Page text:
Groundwater – the lifeblood of the Hill Country
Groundwater is one of the most valuable resources in the Hill Country. Our underground aquifers provide water for homes, businesses and agriculture. Groundwater also serves as the reserve supply for future residents, since most aquifers do not recharge as quickly as we deplete them. Our aquifers are a vitally important source of water for the Hill Country’s hidden gems: our springs, small streams and creeks and clear running rivers. However, our groundwater supply is limited and under increasing pressure from a growing population. If this resource is to sustain our communities, future generations and the environmental treasures of the Hill Country, it must be carefully managed.
The Rule of Capture
In Texas, groundwater and surface water are governed separately. Surface water is owned and permitted by the state while groundwater is considered a private property right of a landowner. Governed by the Rule of Capture, commonly referred to as the “law of the biggest pump,” a landowner has absolute ownership of any captured groundwater with no liability for harm caused to neighbors or surrounding ecosystems.
Texas adopted the Rule in 1904, when aquifers and hydrogeology were poorly understood. Around this same time advances in well drilling technology and electricity brought on by the Industrial Revolution in the early 20th Century contributed to the widespread use of groundwater than ever before seen.
In recent decades, a number of legal cases challenging the Rule accompanied by periods of severe droughts has led many state officials and water managers to consider the consequences of unrestricted pumping. In 1949, the Texas Legislature established groundwater conservation districts (GCDs) as the only state entities allowed to regulate and thereby modify the Rule of Capture.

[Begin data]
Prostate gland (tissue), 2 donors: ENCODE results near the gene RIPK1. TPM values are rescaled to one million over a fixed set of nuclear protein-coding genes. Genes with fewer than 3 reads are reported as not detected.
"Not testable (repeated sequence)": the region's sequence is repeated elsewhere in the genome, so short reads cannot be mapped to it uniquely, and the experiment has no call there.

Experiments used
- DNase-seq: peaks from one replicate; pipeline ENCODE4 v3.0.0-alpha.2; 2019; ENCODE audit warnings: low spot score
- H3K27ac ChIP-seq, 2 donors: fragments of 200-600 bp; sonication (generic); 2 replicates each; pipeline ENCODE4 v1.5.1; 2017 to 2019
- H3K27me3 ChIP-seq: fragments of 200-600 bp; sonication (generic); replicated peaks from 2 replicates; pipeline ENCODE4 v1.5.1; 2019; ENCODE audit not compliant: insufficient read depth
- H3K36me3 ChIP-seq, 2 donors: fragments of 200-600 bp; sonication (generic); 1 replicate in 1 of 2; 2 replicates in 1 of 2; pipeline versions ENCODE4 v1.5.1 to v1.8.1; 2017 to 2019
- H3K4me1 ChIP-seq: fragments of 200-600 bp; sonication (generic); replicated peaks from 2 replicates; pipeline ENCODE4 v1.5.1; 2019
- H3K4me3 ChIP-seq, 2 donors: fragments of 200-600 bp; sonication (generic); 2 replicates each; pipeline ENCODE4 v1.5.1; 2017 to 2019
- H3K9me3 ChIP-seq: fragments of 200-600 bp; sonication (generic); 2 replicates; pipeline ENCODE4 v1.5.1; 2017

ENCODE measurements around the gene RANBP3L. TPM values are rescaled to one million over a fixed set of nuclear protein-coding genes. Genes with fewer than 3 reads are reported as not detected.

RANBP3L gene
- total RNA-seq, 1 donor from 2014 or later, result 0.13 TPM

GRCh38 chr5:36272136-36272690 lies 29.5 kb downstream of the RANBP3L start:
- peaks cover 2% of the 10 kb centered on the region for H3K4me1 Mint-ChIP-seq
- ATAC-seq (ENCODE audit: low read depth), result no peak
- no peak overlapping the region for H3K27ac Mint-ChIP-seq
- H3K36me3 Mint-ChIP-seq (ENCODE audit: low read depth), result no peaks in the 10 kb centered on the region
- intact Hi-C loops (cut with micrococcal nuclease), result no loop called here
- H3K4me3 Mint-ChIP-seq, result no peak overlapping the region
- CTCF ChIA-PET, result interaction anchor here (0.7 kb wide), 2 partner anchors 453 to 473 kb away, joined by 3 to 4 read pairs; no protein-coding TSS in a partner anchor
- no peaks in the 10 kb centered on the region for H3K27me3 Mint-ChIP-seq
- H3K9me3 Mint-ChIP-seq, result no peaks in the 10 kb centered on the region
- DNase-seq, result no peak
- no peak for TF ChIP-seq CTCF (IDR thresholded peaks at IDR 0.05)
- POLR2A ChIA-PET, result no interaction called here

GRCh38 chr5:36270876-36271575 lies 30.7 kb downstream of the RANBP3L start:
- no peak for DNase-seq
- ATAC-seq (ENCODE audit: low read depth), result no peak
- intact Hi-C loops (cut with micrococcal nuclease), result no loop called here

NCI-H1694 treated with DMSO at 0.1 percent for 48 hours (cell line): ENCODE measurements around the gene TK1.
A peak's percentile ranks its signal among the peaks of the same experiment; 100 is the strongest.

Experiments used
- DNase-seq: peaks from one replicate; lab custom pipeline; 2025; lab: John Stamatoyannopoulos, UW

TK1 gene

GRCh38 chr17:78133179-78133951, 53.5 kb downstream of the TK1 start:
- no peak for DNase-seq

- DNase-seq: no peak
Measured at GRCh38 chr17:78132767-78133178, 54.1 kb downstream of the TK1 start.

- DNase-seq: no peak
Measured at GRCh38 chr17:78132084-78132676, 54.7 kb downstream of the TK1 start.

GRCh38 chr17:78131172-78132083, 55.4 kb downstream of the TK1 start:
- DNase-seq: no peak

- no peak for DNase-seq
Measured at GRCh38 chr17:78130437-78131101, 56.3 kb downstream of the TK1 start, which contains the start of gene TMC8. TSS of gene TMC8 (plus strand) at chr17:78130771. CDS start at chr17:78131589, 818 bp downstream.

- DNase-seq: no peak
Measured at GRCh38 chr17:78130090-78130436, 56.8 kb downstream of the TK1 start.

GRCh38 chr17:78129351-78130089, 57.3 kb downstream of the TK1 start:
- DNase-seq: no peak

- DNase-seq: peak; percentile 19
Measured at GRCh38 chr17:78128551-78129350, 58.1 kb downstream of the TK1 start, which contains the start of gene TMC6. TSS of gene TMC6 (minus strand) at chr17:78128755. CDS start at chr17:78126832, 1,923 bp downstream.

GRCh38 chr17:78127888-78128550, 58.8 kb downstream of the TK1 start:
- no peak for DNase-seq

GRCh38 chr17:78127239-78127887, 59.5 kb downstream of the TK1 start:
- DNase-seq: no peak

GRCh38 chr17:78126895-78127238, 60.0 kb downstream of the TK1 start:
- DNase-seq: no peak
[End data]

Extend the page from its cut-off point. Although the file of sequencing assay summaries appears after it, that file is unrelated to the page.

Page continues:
Groundwater Conservation Districts
Groundwater Conservation Districts (GCDs) are the only entities in place to protect our groundwater resources. The Texas Legislature, recognizing the need for groundwater management after multiple lawsuits challenging the Rule of Capture, adopted SB1 in 1997 which allowed for the creation of GCDs. Districts are tasked with the development of groundwater management plans, the adoption of rules regulating the spacing and production of wells, and monitoring aquifer conditions.
GCDs are statutorily mandated to balance aquifer protection with the right of landowners to extract groundwater. Ensuring our aquifers remain healthy and resilient given the diversity of seemingly competing interests is no easy endeavor. Learn more about GCD authority and the challenges they face here.
Glancing at the map below one will notice the prevalence of single-county GCDs. Since aquifers don’t follow or abide by political boundaries, a more regional approach to planning was needed.
Map of Hill Country Groundwater Conservation Districts – updated in Spring 2023. Click to view full-size PDF.
Groundwater Management Areas
Groundwater Management Areas (GMAs) follow the outline of major aquifers better and require GCDs within the boundaries to coordinate and cooperate in regional planning. These GMAs are directed to come up with “desired future conditions” (DFCs) for the aquifers: they must agree upon how much water can and should be pumped now and in the future and how that pumping will affect the future state of the aquifer. Most often, the DFC is an average aquifer draw-down measured in feet. Some GCDs measure their DFCs as specific spring-flow rates. GMAs throughout the state will begin the second round of this process in the Fall of 2015, and the decisions they make will impact future generations.
Most of the Hill Country falls in GMA 9. GMA-9 member Groundwater Conservation Districts (GCDs) gather as a GMA to plan for the future of the Trinity Aquifer. GMA-7 in the western Hill Country plans primarily for the Edwards Plateau Aquifer. GMA-10 in the south and eastern Hill Country plans primarily for the future of the Edwards Balcones Fault Zone Aquifer.
A complicating factor to groundwater management is that most major aquifers overlap and there are several minor aquifers that are relevant for regional planning as well. For these reasons, some GCDs are in more than one GMA and must participate in multiple distinct regional planning processes.
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